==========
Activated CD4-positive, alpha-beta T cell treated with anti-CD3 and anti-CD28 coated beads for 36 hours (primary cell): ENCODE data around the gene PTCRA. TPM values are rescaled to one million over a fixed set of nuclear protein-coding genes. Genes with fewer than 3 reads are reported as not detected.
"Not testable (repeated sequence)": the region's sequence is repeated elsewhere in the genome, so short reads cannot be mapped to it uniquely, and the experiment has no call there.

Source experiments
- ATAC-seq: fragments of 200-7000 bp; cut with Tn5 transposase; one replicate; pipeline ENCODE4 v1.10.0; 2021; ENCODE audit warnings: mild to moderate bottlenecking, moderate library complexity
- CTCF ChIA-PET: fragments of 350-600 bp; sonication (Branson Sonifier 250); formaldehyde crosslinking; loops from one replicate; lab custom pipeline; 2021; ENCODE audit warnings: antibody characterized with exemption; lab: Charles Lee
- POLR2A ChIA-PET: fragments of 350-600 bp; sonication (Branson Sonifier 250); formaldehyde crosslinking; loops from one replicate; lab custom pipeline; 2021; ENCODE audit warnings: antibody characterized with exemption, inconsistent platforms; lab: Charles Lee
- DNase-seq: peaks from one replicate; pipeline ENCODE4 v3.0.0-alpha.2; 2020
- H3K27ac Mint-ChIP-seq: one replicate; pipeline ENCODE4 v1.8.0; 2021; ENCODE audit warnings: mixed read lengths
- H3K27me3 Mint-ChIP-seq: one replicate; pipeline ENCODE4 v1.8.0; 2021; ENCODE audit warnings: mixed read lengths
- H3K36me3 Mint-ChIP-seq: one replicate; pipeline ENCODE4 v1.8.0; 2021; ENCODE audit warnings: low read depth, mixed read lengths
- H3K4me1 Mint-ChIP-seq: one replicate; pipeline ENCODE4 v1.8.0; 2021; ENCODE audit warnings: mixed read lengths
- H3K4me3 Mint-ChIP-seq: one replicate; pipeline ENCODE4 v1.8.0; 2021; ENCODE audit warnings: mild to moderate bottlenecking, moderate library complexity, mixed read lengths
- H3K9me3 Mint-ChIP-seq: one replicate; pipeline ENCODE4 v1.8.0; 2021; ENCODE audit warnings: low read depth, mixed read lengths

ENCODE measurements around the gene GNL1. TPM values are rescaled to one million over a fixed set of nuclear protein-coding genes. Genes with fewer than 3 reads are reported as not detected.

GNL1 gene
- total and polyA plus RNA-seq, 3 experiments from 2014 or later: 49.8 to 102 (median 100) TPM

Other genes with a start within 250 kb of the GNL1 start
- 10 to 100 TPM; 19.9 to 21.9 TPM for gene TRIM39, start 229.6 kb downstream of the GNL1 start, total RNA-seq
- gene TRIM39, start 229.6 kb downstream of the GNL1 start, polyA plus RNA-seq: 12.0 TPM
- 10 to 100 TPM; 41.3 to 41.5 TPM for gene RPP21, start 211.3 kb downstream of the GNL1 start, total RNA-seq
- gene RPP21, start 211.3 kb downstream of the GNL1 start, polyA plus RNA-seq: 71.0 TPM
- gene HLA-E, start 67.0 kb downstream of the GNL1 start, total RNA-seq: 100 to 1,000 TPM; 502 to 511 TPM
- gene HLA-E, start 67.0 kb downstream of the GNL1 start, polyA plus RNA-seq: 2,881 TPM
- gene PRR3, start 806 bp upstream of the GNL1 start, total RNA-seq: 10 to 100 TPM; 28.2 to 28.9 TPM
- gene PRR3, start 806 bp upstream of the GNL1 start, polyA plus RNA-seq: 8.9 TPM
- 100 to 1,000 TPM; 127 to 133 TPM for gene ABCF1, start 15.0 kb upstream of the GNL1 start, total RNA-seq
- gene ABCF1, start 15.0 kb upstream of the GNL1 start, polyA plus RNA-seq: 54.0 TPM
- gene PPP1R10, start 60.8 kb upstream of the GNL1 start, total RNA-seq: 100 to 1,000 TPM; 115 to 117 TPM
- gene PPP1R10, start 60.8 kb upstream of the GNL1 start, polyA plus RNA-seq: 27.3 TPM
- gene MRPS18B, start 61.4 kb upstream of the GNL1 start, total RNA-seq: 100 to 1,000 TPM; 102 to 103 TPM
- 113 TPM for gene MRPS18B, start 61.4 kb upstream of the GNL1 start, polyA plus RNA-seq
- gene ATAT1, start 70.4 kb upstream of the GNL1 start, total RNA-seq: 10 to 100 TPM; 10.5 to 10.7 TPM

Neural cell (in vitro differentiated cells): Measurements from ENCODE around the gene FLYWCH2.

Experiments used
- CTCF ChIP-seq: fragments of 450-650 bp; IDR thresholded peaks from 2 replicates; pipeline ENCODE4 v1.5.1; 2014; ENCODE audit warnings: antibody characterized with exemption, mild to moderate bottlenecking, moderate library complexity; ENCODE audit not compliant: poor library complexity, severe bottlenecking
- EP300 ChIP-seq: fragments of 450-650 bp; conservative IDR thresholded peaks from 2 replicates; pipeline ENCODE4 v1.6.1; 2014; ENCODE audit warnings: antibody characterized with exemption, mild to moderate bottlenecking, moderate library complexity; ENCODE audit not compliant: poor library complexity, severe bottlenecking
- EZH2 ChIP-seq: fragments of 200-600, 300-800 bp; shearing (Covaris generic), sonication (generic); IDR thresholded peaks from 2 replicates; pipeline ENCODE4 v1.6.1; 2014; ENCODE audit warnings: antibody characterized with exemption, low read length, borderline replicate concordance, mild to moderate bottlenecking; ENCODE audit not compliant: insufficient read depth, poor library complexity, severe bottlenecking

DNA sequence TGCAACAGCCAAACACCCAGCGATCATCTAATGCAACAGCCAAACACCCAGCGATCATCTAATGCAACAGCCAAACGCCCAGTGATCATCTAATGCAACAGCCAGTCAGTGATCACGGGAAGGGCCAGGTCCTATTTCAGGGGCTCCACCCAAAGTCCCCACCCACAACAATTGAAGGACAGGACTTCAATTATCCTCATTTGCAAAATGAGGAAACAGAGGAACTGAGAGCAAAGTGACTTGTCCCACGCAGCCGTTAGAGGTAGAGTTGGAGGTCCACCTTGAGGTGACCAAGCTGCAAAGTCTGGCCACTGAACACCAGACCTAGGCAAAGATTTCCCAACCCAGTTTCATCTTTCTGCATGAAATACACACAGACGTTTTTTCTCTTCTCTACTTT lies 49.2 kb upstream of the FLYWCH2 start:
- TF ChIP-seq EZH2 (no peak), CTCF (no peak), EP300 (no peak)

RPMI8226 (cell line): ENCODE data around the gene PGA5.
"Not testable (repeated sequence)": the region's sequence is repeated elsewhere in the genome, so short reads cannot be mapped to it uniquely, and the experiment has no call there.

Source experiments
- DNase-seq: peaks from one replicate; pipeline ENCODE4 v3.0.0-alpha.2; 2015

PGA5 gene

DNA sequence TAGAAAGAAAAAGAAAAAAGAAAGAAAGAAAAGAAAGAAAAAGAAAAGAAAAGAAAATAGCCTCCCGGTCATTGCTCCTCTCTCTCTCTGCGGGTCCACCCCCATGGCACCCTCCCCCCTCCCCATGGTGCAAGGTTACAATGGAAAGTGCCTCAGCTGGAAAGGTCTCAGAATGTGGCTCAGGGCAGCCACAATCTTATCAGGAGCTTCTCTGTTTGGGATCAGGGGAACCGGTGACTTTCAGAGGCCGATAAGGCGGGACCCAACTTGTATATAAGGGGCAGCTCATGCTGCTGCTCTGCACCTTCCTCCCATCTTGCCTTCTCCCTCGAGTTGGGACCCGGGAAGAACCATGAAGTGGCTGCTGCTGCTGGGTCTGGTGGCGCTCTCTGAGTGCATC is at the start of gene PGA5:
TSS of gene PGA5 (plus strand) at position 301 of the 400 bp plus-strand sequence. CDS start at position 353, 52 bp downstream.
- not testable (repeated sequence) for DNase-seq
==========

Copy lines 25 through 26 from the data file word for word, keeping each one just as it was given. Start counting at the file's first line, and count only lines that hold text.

- gene PRR3, start 806 bp upstream of the GNL1 start, polyA plus RNA-seq: 8.9 TPM
- 100 to 1,000 TPM; 127 to 133 TPM for gene ABCF1, start 15.0 kb upstream of the GNL1 start, total RNA-seq